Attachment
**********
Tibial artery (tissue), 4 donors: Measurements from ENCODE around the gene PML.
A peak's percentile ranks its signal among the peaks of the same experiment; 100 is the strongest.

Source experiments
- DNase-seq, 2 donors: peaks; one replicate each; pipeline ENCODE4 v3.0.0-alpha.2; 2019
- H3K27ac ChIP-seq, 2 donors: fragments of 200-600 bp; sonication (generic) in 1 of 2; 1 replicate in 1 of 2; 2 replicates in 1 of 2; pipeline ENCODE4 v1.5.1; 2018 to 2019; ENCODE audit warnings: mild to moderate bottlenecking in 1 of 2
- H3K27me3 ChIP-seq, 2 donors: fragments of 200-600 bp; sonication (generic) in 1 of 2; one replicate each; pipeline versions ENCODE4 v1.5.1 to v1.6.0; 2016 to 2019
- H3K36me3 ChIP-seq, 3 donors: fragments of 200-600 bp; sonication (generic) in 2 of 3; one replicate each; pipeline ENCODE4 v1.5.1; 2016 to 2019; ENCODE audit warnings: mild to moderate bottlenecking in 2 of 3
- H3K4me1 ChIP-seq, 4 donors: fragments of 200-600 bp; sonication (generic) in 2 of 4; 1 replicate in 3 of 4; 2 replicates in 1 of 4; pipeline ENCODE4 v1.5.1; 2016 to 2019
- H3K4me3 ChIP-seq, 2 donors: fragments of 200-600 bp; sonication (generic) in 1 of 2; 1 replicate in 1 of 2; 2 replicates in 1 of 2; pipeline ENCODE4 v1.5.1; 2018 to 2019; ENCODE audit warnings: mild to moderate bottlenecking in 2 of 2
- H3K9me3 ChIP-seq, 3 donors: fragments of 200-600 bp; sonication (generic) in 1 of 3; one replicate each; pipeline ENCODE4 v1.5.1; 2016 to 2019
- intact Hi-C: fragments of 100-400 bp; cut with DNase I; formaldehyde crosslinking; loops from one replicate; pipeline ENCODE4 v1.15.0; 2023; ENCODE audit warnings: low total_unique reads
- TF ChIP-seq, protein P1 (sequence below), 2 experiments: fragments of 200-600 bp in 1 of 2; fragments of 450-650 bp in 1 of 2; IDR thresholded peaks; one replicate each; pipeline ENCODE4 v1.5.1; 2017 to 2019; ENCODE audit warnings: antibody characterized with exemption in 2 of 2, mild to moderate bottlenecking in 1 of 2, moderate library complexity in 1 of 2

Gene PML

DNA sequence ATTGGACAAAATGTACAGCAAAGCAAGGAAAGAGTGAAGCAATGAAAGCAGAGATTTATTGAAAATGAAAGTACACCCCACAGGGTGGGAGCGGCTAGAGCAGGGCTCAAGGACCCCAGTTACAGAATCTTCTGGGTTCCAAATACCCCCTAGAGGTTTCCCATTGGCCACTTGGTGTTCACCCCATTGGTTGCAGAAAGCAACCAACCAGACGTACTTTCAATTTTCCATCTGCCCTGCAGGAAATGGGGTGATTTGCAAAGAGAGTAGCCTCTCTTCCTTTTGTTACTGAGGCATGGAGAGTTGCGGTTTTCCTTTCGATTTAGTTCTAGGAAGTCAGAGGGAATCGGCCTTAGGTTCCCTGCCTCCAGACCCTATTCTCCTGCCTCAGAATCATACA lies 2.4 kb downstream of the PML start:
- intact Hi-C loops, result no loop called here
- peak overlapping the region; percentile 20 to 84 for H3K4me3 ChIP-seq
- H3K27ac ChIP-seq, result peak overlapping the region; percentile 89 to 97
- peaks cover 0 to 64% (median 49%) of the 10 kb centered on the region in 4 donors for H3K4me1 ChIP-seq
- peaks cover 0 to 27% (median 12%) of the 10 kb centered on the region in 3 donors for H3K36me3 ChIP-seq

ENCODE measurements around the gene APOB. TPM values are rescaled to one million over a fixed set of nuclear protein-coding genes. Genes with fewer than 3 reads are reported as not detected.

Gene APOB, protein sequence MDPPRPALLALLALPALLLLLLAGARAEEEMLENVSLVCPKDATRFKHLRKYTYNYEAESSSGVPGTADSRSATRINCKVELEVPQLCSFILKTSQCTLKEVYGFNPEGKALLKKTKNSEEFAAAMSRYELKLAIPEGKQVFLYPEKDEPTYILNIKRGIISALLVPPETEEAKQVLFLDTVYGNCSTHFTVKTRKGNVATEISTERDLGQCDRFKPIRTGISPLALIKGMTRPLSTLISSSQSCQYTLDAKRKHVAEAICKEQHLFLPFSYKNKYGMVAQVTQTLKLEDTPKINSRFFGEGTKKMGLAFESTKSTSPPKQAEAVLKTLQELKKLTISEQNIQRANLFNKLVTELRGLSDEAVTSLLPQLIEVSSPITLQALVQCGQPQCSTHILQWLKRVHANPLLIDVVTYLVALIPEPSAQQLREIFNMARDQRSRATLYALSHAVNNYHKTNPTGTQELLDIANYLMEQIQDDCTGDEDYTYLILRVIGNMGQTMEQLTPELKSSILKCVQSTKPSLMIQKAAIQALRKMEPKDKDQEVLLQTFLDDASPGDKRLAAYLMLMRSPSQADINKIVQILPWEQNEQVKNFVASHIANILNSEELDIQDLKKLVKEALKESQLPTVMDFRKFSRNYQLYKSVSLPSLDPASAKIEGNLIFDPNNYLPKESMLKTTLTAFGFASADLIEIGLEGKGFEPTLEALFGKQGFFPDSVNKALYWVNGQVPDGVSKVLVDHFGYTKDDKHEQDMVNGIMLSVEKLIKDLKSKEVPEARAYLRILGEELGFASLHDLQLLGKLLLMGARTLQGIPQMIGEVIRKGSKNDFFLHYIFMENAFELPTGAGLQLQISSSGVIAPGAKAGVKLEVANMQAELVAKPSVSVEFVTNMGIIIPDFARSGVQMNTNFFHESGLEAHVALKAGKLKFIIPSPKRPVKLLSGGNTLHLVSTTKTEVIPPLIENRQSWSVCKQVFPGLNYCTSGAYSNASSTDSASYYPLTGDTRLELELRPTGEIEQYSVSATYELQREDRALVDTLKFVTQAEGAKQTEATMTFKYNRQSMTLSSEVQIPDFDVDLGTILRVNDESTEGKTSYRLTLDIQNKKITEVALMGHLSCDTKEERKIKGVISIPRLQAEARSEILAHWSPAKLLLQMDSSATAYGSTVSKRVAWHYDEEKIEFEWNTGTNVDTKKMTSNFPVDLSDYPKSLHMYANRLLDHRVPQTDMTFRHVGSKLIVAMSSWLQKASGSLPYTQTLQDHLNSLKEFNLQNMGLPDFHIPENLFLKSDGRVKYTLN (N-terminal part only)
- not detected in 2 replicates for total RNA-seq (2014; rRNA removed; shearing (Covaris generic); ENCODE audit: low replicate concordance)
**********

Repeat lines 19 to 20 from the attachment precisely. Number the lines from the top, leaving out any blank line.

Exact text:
- peaks cover 0 to 27% (median 12%) of the 10 kb centered on the region in 3 donors for H3K36me3 ChIP-seq

ENCODE measurements around the gene APOB. TPM values are rescaled to one million over a fixed set of nuclear protein-coding genes. Genes with fewer than 3 reads are reported as not detected.